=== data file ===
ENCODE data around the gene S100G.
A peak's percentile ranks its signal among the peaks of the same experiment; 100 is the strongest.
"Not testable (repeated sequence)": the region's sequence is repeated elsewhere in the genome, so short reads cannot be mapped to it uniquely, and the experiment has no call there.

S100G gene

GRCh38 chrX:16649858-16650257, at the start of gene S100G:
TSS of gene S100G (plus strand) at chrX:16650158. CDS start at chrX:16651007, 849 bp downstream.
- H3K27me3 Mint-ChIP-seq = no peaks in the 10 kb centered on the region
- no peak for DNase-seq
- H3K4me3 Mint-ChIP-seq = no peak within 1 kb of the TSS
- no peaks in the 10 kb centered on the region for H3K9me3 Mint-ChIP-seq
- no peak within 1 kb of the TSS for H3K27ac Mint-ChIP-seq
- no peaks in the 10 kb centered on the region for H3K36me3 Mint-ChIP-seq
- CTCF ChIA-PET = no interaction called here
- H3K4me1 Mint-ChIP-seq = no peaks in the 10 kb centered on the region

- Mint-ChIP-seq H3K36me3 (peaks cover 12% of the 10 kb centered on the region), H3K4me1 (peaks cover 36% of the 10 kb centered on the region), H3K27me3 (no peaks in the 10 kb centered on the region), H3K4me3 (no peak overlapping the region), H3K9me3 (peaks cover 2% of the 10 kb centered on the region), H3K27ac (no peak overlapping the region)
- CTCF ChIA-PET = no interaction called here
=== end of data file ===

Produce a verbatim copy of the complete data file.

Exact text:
ENCODE data around the gene S100G.
A peak's percentile ranks its signal among the peaks of the same experiment; 100 is the strongest.
"Not testable (repeated sequence)": the region's sequence is repeated elsewhere in the genome, so short reads cannot be mapped to it uniquely, and the experiment has no call there.

S100G gene

GRCh38 chrX:16649858-16650257, at the start of gene S100G:
TSS of gene S100G (plus strand) at chrX:16650158. CDS start at chrX:16651007, 849 bp downstream.
- H3K27me3 Mint-ChIP-seq = no peaks in the 10 kb centered on the region
- no peak for DNase-seq
- H3K4me3 Mint-ChIP-seq = no peak within 1 kb of the TSS
- no peaks in the 10 kb centered on the region for H3K9me3 Mint-ChIP-seq
- no peak within 1 kb of the TSS for H3K27ac Mint-ChIP-seq
- no peaks in the 10 kb centered on the region for H3K36me3 Mint-ChIP-seq
- CTCF ChIA-PET = no interaction called here
- H3K4me1 Mint-ChIP-seq = no peaks in the 10 kb centered on the region

- Mint-ChIP-seq H3K36me3 (peaks cover 12% of the 10 kb centered on the region), H3K4me1 (peaks cover 36% of the 10 kb centered on the region), H3K27me3 (no peaks in the 10 kb centered on the region), H3K4me3 (no peak overlapping the region), H3K9me3 (peaks cover 2% of the 10 kb centered on the region), H3K27ac (no peak overlapping the region)
- CTCF ChIA-PET = no interaction called here